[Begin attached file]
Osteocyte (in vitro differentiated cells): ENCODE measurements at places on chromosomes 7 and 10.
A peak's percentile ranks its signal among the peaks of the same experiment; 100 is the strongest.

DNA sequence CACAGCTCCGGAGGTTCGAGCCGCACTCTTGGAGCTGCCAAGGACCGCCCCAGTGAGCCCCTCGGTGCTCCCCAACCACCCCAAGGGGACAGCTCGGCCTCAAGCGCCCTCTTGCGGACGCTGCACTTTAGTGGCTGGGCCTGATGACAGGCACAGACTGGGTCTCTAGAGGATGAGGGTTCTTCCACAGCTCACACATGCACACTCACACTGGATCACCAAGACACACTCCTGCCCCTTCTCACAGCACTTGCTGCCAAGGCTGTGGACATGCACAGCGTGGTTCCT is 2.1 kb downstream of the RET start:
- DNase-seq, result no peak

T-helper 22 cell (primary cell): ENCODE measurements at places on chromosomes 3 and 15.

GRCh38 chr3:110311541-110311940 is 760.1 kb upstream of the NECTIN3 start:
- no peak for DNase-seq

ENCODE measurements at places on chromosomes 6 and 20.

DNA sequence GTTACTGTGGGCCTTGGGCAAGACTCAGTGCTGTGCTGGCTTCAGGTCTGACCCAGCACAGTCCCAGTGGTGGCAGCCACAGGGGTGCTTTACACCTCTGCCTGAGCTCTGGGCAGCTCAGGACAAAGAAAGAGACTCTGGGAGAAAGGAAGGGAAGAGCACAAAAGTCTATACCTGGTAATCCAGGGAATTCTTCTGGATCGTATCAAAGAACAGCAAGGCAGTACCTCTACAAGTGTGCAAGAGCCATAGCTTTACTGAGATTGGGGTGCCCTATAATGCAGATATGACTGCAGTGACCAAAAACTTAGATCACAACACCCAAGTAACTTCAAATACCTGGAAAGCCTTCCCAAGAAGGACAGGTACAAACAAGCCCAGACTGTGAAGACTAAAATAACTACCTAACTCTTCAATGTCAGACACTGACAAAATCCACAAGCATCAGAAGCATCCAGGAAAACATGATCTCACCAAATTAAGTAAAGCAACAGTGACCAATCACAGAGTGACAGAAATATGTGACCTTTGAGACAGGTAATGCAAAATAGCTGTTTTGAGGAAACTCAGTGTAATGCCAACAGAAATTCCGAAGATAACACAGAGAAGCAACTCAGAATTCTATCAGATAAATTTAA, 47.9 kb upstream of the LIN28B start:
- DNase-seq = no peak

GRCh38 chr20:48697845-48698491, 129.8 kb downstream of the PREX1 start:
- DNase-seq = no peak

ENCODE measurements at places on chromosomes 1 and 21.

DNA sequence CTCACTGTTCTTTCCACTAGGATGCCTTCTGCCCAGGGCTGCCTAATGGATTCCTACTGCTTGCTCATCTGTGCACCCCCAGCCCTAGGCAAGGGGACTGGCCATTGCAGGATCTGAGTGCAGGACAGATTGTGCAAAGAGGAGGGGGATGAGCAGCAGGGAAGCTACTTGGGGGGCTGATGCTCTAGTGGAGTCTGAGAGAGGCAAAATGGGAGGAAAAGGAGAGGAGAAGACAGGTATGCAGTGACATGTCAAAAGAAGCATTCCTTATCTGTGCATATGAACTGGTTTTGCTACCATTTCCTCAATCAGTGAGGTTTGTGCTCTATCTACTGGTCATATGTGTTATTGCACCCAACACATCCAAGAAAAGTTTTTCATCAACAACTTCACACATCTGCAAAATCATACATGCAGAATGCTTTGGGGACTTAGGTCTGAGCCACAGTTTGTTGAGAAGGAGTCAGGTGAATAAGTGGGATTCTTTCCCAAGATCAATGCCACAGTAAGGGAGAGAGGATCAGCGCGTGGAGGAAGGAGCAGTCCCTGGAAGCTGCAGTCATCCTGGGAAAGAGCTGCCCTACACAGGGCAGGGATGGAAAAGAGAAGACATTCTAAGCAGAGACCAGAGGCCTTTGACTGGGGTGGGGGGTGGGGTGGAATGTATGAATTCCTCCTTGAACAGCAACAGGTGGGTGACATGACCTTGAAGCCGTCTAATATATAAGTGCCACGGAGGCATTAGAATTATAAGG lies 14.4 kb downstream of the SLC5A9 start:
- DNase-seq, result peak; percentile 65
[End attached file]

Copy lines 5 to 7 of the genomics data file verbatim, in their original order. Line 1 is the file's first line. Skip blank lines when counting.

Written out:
T-helper 22 cell (primary cell): ENCODE measurements at places on chromosomes 3 and 15.

GRCh38 chr3:110311541-110311940 is 760.1 kb upstream of the NECTIN3 start:
- no peak for DNase-seq